Whereas sentinel physician networks rely primarily on self-reported measures of influenza vaccination,34 a significant strength of this study is the use of the near-real-time influenza vaccination registry that contains individual-level, linkable data for most influenza vaccinations administered in the province. Use of this registry reduces the likelihood of recall error and information biases such as social desirability bias and reduces non-differential misclassification, which would bias the OR towards the null, thus underestimating VE.12

Finally, we are certain to capture the results of all respiratory virus testing in the province, as all respiratory virus testing is centralised at ProvLab and there is limited use of point-of-care testing.

There are some limitations to this methodology compared with the traditional method of VE estimation using sentinel physician networks, because a standardised clinical case definition cannot be applied to determine study eligibility. A sensitivity analysis restricting to healthcare encounters with a diagnosis code for ARI will be used as a proxy for a standard case definition.

While the inclusion of confounders is important for VE estimate adjustment, not all known confounders can be measured using administrative data. Frailty has been demonstrated to be a potential confounder of VE.39–41 Frailty cannot be included in the multivariable model because no validated indices of frailty generated from standard administrative data exist at this time. However, this may not affect the results significantly as a previous study indicated that inclusion of frailty in the multivariate model increased VE estimates only slightly.42

Laboratory requisitions in Alberta do not contain illness onset date. Ideally this would be used to ensure that the negative laboratory test results were representative of an acute infectious period and that test-negative specimens were not collected after viral shedding had ceased. Sullivan et al 2016 have indicated this bias may be accounted for by selecting influenza test-negative controls that were positive for another respiratory virus. Requiring controls to be positive for another virus excludes individuals who are tested long after their acute infectious period. However, a recent systematic review found no differences when using different groups of controls.43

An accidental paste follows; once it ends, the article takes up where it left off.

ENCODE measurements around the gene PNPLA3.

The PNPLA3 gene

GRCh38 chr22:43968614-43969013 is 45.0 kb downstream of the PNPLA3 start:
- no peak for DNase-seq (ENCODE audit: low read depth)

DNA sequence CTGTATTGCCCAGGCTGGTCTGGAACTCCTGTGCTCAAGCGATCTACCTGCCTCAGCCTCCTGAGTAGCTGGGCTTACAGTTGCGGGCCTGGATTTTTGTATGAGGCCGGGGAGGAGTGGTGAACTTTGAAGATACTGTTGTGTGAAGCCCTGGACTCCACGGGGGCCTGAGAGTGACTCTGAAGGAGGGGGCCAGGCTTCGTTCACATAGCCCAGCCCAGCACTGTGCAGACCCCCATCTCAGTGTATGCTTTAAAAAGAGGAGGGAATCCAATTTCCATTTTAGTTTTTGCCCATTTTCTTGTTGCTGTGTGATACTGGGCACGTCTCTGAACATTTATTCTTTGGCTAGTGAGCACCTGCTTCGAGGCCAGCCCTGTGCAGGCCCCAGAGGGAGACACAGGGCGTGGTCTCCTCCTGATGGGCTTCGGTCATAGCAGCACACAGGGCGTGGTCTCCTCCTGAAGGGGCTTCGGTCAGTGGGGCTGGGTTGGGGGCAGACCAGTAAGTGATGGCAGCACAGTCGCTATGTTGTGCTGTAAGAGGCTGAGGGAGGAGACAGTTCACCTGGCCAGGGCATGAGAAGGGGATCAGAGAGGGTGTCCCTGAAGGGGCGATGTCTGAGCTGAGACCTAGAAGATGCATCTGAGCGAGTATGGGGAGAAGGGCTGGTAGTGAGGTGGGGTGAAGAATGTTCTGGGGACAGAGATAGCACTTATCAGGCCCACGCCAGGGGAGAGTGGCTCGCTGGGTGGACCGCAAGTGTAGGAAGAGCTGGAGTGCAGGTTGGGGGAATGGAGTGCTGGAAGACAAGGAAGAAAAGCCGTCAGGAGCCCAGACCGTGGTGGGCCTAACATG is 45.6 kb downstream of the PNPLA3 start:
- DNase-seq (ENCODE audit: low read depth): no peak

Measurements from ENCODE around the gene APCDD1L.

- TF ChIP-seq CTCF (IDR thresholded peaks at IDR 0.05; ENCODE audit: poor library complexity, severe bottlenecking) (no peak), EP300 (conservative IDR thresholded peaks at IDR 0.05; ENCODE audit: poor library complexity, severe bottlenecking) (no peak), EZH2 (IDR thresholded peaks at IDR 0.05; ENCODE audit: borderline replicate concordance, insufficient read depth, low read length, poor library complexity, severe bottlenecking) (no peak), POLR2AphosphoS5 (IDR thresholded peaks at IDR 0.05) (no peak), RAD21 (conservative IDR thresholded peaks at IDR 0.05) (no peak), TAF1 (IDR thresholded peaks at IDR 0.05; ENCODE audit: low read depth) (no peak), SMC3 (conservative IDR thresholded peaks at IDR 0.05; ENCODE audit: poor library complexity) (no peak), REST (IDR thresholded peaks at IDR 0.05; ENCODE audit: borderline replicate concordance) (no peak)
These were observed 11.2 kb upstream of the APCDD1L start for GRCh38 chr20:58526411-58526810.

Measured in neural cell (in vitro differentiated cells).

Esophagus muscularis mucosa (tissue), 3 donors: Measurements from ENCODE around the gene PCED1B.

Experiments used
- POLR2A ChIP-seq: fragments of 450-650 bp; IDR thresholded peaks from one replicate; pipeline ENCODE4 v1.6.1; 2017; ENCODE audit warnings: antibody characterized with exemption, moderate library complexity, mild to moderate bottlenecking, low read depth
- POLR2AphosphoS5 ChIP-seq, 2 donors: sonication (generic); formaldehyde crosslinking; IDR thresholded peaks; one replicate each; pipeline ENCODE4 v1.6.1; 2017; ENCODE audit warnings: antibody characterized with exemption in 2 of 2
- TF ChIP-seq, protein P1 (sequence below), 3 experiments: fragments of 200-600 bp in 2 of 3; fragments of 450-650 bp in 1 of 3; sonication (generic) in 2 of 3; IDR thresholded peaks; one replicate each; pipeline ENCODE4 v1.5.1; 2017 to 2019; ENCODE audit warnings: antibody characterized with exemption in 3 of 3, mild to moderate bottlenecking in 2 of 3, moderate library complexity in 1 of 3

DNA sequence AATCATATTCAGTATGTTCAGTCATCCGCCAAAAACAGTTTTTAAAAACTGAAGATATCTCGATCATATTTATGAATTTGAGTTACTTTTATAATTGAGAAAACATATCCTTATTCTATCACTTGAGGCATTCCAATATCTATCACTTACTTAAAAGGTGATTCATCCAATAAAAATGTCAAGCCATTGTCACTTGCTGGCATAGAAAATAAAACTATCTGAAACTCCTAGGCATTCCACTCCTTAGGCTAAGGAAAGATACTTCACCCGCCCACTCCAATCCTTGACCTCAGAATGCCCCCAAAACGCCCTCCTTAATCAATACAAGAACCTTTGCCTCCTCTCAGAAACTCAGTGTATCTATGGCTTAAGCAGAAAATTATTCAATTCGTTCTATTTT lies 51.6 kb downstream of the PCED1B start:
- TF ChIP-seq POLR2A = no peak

Comparison of the VE results using administrative data to previously published studies, specifically sentinel surveillance for the same seasons (2011/12–2019/20), will help to identify further areas of refinement.

This approach could successfully allow for the generation of early influenza VE estimates which could facilitate tailoring of public health messaging and assist in public health operations planning for the peak of the influenza season.

Acknowledgments

The authors would like to acknowledge the staff at Alberta Health Services and ProvLab for their assistance in providing administrative and laboratory data sources that could be implemented in this protocol.

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Footnotes

  • Contributors ANS and SJD conceived of and designed the protocol and drafted and revised the manuscript. KAS and LWS planned the original approach, providing guidance on available administrative database resources. SAB and JCK made substantial contributions to the design and critically revised the manuscript.

  • Funding The authors have not declared a specific grant for this research from any funding agency in the public, commercial or not-for-profit sectors.

  • Competing interests None declared.

  • Patient consent for publication Not required.

  • Ethics approval and consent to participate Ethics approval was obtained from the University of Alberta’s Health Research Ethics Board—Health Panel under study ID Pro00075997.

  • Provenance and peer review Not commissioned; externally peer reviewed.